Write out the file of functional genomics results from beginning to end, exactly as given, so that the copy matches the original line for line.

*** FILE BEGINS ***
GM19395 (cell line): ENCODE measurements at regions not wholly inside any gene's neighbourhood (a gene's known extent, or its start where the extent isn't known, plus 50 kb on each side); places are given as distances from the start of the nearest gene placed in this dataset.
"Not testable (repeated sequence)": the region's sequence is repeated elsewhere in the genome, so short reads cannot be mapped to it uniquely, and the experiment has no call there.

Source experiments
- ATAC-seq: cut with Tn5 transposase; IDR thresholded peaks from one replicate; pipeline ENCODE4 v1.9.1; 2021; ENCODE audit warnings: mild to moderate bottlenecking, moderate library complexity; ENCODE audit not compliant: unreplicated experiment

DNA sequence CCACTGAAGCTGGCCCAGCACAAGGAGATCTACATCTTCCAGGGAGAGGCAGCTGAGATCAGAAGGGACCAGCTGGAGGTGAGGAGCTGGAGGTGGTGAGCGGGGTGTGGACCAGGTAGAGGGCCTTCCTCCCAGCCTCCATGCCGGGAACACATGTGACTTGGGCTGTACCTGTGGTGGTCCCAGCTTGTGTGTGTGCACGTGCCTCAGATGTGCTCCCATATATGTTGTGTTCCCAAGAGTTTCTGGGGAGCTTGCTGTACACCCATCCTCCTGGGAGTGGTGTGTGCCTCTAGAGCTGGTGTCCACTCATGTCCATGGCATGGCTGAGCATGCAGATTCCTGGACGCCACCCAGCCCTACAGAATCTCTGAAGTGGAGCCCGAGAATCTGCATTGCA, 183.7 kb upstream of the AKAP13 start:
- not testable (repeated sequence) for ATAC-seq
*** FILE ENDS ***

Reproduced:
GM19395 (cell line): ENCODE measurements at regions not wholly inside any gene's neighbourhood (a gene's known extent, or its start where the extent isn't known, plus 50 kb on each side); places are given as distances from the start of the nearest gene placed in this dataset.
"Not testable (repeated sequence)": the region's sequence is repeated elsewhere in the genome, so short reads cannot be mapped to it uniquely, and the experiment has no call there.

Source experiments
- ATAC-seq: cut with Tn5 transposase; IDR thresholded peaks from one replicate; pipeline ENCODE4 v1.9.1; 2021; ENCODE audit warnings: mild to moderate bottlenecking, moderate library complexity; ENCODE audit not compliant: unreplicated experiment

DNA sequence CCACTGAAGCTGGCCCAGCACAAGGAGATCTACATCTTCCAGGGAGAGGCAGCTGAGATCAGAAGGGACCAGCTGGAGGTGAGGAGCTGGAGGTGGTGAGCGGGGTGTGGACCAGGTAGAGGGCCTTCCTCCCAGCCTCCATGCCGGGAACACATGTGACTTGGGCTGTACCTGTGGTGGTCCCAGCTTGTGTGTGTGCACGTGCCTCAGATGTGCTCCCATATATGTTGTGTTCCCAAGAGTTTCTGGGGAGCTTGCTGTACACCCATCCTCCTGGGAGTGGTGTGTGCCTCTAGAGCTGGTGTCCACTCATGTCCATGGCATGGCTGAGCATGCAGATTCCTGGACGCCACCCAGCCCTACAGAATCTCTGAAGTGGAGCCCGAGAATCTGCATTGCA, 183.7 kb upstream of the AKAP13 start:
- not testable (repeated sequence) for ATAC-seq